Insurance cover for a bulker that sank in the Red Sea after it was hit by a Houthi missile remains uncertain.

Cover will be critical if major salvage and pollution containment operations are needed to prevent an environmental disaster from the sunken wreck of the 32,000-dwt Rubymar (built 1997).

The ship is listed by Thomas Miller Specialty as entered under its fixed premium protection and indemnity insurance cover since 24 July 2023, under the owner Golden Adventure Shipping.

Standard Maritime Labour Convention and so-called Blue Card P&I pollution covers are in place under the Thomas Miller policy.

But the critical question will be whether the cover included the war risk element that comes into effect for claims which result from an act of terrorism.

Thomas Miller and the vessel’s manager, Lebanon-based GMZ Ship Management, have been contacted for comment.

Underwriting sources suggest that the Rubymar had not taken hull war risk cover against the loss of the vessel in the London insurance market.

The attack on the ship also came just as reinsurers were pulling their backing for marine-related Middle East war risks in the fixed premium market.

As missile strikes on shipping escalated in February, the reinsurance market notified direct underwriters that they would withdraw cover on war risk extensions on fixed premium policies related to the Red Sea, Gulf of Aden and Indian Ocean.

Thomas Miller was one of many insurers forced to notify shipowners of its intention to withdraw cover for war risk extensions in those areas on 20 February.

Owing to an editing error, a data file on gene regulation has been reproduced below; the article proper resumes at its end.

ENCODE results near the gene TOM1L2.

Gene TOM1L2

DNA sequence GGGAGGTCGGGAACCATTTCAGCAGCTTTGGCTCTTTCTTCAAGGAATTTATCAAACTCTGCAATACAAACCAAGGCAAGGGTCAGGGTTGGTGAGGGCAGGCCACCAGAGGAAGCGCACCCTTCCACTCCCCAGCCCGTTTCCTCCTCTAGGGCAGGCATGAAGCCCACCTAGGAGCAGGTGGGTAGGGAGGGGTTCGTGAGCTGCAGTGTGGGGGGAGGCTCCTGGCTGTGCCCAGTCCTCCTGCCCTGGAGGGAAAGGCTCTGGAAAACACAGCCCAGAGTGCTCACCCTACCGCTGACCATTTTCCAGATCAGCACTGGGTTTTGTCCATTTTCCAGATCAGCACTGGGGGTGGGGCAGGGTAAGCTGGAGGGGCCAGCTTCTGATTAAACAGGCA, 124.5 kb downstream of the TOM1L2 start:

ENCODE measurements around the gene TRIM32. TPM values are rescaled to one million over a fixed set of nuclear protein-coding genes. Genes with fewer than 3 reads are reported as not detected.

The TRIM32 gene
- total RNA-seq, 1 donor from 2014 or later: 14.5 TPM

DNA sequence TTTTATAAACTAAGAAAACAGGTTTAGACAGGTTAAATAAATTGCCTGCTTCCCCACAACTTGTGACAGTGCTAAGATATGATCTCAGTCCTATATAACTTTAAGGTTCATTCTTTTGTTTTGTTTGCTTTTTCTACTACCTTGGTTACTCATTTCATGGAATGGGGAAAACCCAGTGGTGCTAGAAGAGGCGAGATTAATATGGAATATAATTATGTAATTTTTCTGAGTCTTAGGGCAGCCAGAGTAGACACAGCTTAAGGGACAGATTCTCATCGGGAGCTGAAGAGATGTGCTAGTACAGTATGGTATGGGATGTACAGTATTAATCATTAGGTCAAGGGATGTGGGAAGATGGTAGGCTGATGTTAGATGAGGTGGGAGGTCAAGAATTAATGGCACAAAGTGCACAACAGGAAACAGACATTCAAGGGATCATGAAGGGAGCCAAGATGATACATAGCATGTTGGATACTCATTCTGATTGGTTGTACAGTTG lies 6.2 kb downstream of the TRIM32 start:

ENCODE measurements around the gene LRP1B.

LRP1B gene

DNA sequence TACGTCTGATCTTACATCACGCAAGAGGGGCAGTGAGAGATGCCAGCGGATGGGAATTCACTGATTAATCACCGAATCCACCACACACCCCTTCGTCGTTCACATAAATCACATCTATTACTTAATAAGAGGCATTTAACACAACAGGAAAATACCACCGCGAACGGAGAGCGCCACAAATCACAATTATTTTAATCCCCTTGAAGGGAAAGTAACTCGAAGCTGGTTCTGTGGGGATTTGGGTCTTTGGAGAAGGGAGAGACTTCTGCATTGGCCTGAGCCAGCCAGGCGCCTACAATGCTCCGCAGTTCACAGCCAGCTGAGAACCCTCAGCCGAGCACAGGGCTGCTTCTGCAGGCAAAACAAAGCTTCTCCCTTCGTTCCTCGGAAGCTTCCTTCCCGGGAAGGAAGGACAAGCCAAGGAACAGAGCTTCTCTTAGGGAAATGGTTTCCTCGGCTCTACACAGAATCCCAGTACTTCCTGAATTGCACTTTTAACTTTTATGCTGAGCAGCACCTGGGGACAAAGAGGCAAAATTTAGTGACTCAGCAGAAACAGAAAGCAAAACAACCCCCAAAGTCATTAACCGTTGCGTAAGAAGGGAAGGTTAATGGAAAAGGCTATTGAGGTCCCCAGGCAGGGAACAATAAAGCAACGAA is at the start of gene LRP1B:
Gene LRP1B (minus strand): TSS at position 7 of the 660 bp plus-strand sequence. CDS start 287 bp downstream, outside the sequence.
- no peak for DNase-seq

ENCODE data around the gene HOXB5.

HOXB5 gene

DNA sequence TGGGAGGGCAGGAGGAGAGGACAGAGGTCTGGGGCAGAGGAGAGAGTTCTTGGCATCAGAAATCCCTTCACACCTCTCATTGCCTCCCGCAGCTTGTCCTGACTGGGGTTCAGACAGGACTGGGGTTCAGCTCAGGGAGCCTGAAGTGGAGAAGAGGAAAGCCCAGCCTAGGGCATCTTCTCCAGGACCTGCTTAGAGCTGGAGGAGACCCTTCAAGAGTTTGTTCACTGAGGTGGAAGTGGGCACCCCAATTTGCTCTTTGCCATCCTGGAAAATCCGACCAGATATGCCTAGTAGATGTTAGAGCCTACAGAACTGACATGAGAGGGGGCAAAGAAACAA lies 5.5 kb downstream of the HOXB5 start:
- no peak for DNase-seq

“Our reinsurers have advised that they will no longer be able to support us for war risk exposures within the Indian Ocean, Gulf of Aden and Southern Red Sea. As a result, we are regrettably forced to alter the scope of coverage afforded to our assureds,” Thomas Miller told its clients.

The Rubymar was hit by two missiles fired from Houthi rebels on 18 February, within the notification of cancellation period.

After it was abandoned and drifted, it left a 29 km oil slick before sinking nearly two weeks later.

Over recent weeks, the continued attacks on shipping have seen insurers either decline cover for UK, US and Israeli ships or price it out of the market.

Despite the loss of the Rubymar, Gulf of Aden and Red Sea war risks remained steady at up to 1% of hull values.

The immediate sinking of the Rubymar led to claims from environmentalists that a potential disaster was in the making from its cargo of 21,000 tonnes of fertiliser and bunkers. US Central Command also said the wreck was a danger to navigation.

However, it is unclear at this stage the depth to which the vessel has sunk or the state of pollution in the region.

Salvors have already shown a reluctance to enter the area given the continued threat from Houthi rebels.

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IMO's Dominguez offers help to Yemen

The International Maritime Organization has said it is ready to help the government of Yemen deal with the sinking of a bulk carrier following a missile strike in the Red Sea.

The 32,200-dwt Rubymar (built 1997), which was hit by a Houthi missile on 19 February, sank over the weekend.

It was carrying about 20,000 tonnes of ammonium phosphate sulphate fertiliser as well as bunker fuel, which has already caused a 29 km oil slick.

Environmental group Greenpeace MENA has called for immediate action to avert an environmental catastrophe.

“As well as any further leaks of fuel oil from the engines, the sinking of the vessel could further breach the hull, allowing water to contact with the thousands of tonnes of fertiliser, which could then be released into the Red Sea and disrupt the balance of the marine ecosystems, triggering cascading effects throughout the food web,” environmental group Greenpeace MENA said.

IMO secretary general Arsenio Dominguez said the sinking posed an “additional risk for the environment and maritime security”.

He said the IMO had been in contact with the Yemen government and the United Nations to offer support and is working with partners to provide assistance.

US Central Command said the wreck presents a “subsurface impact risk to other ships”.

Saudi Arabia’s desalination plants and the Yemeni coastline are reported to be under threat from pollution.